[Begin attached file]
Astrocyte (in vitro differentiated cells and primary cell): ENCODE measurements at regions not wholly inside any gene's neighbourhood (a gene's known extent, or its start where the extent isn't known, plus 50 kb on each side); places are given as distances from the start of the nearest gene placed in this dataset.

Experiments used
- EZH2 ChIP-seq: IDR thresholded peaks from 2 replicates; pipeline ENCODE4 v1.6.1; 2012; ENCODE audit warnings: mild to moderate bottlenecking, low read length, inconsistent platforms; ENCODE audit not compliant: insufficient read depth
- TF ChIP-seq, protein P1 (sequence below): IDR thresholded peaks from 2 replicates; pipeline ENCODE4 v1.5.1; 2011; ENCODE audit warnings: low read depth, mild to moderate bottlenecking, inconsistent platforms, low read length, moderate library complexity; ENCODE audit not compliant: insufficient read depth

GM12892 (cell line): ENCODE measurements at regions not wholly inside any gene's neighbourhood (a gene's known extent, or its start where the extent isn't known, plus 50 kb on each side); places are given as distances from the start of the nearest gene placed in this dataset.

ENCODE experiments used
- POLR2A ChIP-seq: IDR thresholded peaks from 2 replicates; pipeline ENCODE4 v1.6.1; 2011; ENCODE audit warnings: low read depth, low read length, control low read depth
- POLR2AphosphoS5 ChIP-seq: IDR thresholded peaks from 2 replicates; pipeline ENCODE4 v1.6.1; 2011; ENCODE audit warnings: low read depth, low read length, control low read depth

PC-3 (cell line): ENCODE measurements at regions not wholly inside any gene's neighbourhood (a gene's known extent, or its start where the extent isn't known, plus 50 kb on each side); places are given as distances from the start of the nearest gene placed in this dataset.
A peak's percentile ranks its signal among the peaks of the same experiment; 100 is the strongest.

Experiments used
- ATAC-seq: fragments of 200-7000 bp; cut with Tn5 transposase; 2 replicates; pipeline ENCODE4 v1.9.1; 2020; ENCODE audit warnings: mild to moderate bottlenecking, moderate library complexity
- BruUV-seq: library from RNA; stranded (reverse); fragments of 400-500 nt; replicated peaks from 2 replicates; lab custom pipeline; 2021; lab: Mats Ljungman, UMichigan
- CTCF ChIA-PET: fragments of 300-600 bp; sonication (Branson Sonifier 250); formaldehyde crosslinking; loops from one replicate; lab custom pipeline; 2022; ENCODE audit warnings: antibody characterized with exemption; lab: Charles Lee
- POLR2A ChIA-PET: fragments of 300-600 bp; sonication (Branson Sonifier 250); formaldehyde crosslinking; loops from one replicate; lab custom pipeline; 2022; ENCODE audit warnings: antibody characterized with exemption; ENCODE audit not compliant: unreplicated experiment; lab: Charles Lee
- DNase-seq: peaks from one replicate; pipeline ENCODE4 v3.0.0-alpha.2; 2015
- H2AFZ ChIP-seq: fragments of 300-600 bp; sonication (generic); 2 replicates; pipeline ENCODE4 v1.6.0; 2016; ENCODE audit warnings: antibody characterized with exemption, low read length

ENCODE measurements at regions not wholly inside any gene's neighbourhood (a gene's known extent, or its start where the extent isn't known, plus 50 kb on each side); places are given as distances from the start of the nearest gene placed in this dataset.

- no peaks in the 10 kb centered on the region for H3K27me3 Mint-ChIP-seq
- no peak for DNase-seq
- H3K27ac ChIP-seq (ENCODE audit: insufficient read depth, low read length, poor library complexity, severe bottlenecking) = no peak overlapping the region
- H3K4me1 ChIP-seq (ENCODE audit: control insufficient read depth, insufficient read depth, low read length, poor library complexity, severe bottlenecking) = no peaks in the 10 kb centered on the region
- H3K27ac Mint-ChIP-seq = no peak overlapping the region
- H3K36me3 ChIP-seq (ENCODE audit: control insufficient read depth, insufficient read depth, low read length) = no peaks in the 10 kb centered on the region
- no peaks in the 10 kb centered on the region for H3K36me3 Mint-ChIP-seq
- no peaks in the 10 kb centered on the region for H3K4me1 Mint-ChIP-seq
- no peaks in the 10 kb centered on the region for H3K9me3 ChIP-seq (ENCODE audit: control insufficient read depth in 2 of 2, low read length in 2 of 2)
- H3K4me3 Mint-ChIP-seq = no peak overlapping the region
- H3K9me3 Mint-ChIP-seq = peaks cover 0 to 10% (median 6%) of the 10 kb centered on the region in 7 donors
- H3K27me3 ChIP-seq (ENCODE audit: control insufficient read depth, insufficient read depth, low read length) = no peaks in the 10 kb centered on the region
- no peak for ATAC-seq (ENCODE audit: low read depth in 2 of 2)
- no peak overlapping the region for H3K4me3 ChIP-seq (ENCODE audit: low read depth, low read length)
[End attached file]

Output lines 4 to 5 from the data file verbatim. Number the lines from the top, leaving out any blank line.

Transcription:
- TF ChIP-seq, protein P1 (sequence below): IDR thresholded peaks from 2 replicates; pipeline ENCODE4 v1.5.1; 2011; ENCODE audit warnings: low read depth, mild to moderate bottlenecking, inconsistent platforms, low read length, moderate library complexity; ENCODE audit not compliant: insufficient read depth

GM12892 (cell line): ENCODE measurements at regions not wholly inside any gene's neighbourhood (a gene's known extent, or its start where the extent isn't known, plus 50 kb on each side); places are given as distances from the start of the nearest gene placed in this dataset.